So get your DIY on and try your hand at this trendy item. Even if you don’t have a wedding job to do, it might be something fun and creative to add to the design portfolio.

More Reasons to Adopt Responsive Design

We’ve been talking about responsive design here at Design Shack a lot for some time now but if you are not convinced that it is for you, Web Design Ledger and Genetech Solutions put together “Top 5 Reasons to Adopt Responsive Web Design in 2014.”

They are on to something. Responsive design, which allows a single website design to work on a variety of devices, is the most talked about design technique out there. And more and more sites are adopting responsive site design everyday.

Here’s are the top reasons why from WDL:

  • Google recommends it
  • Lower bounce rates
  • One website means one SEO campaign
  • Less website maintenance with one site versus having one for desktop and one for mobile
  • Guaranteed return on investment

Flat Color Freebie

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It’s not too late to grab this fun freebie from Tharique Azeez on Dribbble: Flat Niram Colour Swatches. The download, available in Adobe Illustrator or Photoshop formats, contains 100 colors in the vein of flat design.

The palette contains enough colors to get you going on almost any project featuring flat design styling and is super trendy. Each shade is bright and saturated with complementary hues that make it easy to get started on a new project.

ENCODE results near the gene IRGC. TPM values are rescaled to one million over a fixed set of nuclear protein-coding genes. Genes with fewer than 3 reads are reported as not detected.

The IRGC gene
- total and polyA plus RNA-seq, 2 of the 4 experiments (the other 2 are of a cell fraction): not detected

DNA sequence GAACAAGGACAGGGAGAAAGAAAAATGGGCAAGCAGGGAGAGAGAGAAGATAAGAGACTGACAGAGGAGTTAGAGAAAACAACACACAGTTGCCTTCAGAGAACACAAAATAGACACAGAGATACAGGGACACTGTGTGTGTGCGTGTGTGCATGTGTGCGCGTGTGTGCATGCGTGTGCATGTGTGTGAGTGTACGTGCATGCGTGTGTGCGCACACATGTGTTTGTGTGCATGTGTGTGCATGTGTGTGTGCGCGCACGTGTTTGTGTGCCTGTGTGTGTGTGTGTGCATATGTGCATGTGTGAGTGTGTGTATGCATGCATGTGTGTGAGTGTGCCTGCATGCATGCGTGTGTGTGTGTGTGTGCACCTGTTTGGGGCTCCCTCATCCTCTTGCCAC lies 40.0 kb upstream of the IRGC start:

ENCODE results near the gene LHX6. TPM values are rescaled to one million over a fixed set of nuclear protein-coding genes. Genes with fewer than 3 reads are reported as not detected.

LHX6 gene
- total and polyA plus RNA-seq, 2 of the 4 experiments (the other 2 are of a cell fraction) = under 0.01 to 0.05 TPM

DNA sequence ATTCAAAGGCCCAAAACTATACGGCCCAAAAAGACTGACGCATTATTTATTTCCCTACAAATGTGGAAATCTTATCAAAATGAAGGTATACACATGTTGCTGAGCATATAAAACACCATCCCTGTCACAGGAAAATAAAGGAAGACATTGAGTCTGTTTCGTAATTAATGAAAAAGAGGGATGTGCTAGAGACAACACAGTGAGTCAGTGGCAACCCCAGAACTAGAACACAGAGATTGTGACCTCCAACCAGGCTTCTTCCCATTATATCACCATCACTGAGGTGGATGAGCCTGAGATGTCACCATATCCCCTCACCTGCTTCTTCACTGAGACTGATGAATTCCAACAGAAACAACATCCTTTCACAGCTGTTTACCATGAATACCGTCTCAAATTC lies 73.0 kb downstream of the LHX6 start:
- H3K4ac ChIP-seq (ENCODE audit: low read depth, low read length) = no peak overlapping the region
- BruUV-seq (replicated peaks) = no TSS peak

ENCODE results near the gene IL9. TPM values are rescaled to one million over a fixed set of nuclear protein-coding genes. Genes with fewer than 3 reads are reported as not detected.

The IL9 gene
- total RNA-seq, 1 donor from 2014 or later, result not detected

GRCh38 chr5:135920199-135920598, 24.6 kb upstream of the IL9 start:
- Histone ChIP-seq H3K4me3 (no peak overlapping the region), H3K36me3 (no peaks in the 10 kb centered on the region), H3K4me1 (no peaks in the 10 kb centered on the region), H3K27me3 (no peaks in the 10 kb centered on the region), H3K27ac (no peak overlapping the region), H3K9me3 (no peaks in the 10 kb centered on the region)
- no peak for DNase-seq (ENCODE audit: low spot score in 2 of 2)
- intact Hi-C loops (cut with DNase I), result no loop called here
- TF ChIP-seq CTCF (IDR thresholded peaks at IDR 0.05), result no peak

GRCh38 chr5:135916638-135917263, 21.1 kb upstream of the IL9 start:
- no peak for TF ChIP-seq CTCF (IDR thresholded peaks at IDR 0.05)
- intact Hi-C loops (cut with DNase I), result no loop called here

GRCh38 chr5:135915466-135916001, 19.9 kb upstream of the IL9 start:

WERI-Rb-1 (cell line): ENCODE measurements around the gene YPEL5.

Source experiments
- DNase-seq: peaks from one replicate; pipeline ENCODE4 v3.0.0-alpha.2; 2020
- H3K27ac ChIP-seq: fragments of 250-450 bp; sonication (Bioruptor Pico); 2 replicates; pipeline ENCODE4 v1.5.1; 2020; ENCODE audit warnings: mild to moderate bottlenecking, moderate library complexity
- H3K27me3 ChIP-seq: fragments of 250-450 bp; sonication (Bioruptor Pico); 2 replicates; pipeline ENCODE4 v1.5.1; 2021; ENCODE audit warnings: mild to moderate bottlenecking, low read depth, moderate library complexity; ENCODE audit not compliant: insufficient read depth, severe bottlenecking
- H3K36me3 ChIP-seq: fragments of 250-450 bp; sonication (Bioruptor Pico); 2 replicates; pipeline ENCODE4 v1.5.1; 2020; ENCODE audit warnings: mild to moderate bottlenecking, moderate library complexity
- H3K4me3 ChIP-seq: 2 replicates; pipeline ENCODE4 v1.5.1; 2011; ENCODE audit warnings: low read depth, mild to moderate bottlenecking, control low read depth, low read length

And if you are worried that 100 colors will be overwhelming, pick your favorite and use a color tool (such as Adobe’s Kuler or Color Scheme Designer) to build a palette based off your favorite hue.

What’s New in Creative VIP?

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The discounts and goodies just keep adding up for Creative VIP members, an exclusive subscription-based network of deals, design resources, discounts and even goodie bags for creative professionals. Here are five great deals members are taking advantage of right now:

  • 30% off PhraseExpander, an app designed to help you remember phrases and pull them up immediately. (Includes 21-day free trial.)
  • 1 month free of Skillfeed, which is packed with video tutorials to keep you in the know.
  • 10% off any Squarespace purchase to help you build a great hosted website.
  • 30% off your first year of hosting from Heart Internet.
  • 25% off all domain names from

Membership plans start at $5.99 per month. You can join today.

For Your Viewing Pleasure

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Who knew fear could be so beautiful? Thanks to visual communicator and educator Julie Elman’s The Fear Project, it can be.

The website, and accompanying Facebook, Instagram and Twitter sites, takes common fears and represent them visually through illustrations. From a fear of rodents to fear of being alone to fear of cancer or bees, Elman has sketched them all. Her work has been featured by various publications and in physical spaces all over the United States.

“Since starting this project in early 2012, I have become much more aware of how pervasive fear is in this world,” Elman says on her website. “I think often about how fear can be either crippling, or a driving force to motivate people to move past it. This project has resonated strongly with people, I’ve discovered — simply because of how deeply embedded fear is in most of our daily lives. Everyone can relate.”

What are you afraid of? Find an illustration you can relate to in Elman’s gallery or send her a request. She just might draw it for you.